If you asked my parents what problems they were trying to solve, I suspect my father would have said he was simply trying to solve people’s health problems – from back pain to brain tumors, while my mother might have said she was trying to make a small dent in the twin problems of homelessness and aging in an urban environment. To my mind, the specifics of the answer are less interesting or important than the fact that both of them knew they were engaged in meaningful work that was, in a small way, making the world a better place.

tftLast week, I received an e-mail from one of our high school alums, Sophie Mortaz, who is the vice-chairperson for Treasures for Teens, a student-led non-profit that provides holiday gifts to teenagers between 11 – 18. Founded six years ago, the organization meets a very specific need that is often overlooked in the broader holiday toy drives of service organizations. Hillbrook students supported this effort this past year, and Sophie was reaching out to follow-up on a conversation we had earlier this year about donating some of our iPads that we were going to remove from circulation to the organization at the end of the year.

Students construct solar-powered light sources to promote literacy in communities that live off the grid.

Students construct solar-powered light sources to promote literacy in communities that live off the grid.

The exchange was noteworthy to me primarily in that it was neither noteworthy nor unusual in the day-to-day experience of our community. Sophie’s effort is just one of a myriad  different ways in which the school is continually involved in service learning opportunities. In just the past few weeks, there was the African Library Project and bake sale, the Lighting for Literacy collaboration with the Rotary Club, the adoption by the 1st grade of an animal at the Oakland Zoo, the 1st/2nd grade art exhibition at Los Gatos Coffee Roasting Company, and the monthly 7th/8th grade service learning trips. greatraceIn addition, more than 75 Hillbrook community members participated in the Great Race, a fundraiser for the Los Gatos Rotary. As the largest contingent at the race, we received a donation that we are now working with the Rotary to determine how best to redirect in service of yet another community project.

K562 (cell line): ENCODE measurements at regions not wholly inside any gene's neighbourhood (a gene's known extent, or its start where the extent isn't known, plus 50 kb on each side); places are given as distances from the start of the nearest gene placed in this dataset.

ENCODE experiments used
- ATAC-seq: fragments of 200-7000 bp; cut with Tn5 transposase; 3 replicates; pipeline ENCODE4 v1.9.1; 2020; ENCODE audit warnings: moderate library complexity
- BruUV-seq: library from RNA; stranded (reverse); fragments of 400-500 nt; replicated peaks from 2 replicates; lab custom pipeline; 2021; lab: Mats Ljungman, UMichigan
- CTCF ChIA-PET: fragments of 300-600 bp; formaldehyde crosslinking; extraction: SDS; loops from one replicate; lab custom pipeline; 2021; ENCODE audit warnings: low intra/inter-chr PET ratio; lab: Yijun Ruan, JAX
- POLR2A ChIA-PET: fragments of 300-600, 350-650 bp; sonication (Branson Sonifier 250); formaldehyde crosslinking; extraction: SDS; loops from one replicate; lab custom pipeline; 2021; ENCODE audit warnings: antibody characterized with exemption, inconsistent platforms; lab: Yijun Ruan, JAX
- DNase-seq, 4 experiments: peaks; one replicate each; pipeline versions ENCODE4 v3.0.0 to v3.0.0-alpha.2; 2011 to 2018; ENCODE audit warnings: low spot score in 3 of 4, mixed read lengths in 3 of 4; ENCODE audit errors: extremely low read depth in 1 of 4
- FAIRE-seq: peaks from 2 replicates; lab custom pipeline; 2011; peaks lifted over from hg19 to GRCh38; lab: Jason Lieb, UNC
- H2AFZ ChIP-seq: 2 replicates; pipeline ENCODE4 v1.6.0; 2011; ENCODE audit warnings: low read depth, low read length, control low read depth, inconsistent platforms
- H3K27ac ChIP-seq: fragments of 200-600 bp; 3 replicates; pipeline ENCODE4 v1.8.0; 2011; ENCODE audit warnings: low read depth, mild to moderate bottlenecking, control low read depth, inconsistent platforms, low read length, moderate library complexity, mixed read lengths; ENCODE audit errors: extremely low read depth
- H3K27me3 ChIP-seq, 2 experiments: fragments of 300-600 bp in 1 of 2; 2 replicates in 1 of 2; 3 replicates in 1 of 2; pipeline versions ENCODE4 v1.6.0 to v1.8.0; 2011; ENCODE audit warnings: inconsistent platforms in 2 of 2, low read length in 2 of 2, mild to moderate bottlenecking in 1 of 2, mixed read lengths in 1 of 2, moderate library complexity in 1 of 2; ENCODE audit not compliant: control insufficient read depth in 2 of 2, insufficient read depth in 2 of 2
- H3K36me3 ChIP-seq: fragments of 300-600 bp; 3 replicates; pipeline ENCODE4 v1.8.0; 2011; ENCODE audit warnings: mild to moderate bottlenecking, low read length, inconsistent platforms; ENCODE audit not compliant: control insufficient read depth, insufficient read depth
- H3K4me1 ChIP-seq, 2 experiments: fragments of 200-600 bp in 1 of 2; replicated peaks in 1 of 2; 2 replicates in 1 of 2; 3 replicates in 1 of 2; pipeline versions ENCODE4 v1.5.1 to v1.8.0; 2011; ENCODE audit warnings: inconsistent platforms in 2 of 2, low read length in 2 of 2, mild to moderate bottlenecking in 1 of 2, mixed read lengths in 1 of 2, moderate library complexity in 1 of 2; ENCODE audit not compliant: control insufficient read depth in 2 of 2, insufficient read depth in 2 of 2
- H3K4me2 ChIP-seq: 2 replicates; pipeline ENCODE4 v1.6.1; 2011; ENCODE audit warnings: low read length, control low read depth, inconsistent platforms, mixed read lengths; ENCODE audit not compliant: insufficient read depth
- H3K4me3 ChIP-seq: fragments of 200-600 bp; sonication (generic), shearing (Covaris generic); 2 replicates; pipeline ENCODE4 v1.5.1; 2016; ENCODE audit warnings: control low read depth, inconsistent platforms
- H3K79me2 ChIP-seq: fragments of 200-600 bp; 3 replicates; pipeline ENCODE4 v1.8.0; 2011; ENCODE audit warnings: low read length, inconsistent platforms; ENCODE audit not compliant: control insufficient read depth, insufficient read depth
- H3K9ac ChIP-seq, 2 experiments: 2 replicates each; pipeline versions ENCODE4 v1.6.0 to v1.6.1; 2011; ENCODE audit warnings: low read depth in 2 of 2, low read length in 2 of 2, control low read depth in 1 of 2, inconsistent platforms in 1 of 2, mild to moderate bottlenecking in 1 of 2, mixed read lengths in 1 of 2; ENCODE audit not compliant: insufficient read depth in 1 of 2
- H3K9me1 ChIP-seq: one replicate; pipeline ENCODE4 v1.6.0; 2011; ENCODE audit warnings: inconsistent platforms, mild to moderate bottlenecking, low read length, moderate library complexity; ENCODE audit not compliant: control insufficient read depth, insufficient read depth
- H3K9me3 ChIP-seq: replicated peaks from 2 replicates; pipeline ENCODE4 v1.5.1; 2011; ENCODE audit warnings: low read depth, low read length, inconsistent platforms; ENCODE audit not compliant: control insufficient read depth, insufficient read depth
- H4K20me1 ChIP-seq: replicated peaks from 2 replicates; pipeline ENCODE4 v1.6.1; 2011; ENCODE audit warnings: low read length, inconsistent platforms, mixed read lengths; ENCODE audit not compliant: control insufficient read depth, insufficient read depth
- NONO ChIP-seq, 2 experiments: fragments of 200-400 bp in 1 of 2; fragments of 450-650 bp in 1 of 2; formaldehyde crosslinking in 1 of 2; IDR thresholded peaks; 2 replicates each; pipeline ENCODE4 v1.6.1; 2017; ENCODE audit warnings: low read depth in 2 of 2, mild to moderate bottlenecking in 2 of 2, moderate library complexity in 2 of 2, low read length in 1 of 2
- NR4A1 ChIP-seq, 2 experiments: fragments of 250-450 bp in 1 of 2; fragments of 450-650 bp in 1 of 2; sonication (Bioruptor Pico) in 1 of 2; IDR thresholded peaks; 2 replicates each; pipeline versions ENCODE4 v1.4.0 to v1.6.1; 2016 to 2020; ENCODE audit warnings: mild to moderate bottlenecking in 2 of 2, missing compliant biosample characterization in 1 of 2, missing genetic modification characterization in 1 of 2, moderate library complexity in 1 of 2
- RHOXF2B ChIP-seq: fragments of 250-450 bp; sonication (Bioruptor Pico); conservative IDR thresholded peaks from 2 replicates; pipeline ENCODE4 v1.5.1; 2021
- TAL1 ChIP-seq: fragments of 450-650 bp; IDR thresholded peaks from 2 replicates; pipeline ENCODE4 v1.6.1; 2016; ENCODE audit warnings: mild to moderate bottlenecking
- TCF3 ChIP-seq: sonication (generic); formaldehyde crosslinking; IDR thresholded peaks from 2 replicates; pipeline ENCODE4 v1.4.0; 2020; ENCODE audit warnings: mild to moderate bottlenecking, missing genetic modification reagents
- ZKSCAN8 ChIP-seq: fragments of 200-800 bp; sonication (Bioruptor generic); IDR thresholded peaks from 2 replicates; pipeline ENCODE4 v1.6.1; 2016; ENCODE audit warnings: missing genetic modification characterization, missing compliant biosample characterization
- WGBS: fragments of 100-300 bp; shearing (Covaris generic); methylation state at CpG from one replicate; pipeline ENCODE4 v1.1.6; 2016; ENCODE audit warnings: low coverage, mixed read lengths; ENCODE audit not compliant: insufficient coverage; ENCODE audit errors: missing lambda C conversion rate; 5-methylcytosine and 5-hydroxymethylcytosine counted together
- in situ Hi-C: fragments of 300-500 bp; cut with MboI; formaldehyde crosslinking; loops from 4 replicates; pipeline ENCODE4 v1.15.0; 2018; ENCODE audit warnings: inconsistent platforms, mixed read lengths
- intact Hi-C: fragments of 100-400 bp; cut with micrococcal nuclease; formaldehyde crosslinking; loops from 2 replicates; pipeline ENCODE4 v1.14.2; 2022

Listening to 8th graders sharing capstone projects at Flag this past month, several of them have focused on projects that involve solving a problem they have experienced themselves or seen in the larger community. One student, for example, is developing a possible course for 7th and 8th graders that would help them better manage stress and anxiety, while a group of students is creating a series of videos and simple tinkering equipment kits to help students in less privileged communities have access to the power of design, engineering, and making.lgrc1

And, lest you think I have forgotten, our parents are continually finding ways to support the school and the community. The school would simply not function without the thousands of hours of parent help, from parent leadership of events like the Auction and our upcoming Walkathon to the tireless work of room parents, service learning drivers and volunteers, parent education coordinators, and so many others. Beyond official roles, parents are also some of our best problem solvers. Two parents, for example, have recently sought to solve one of Hillbrook’s oldest and most intractable problems – the chaotic and ever-overflowing lost & found. Their quiet, behind-the-scenes efforts these past few weeks have made a real dent in the problem and offer hope for all parents that the annual cycle of lost sweatshirts and jackets may eventually be broken.
Big or small, straightforward or complex, solving a problem forces each of us to look beyond ourselves and make something better. Whether talking to our children or reflecting on our own life, we would all be well-served to ask….and ask again…..this simple question, “What problem are you going to solve?”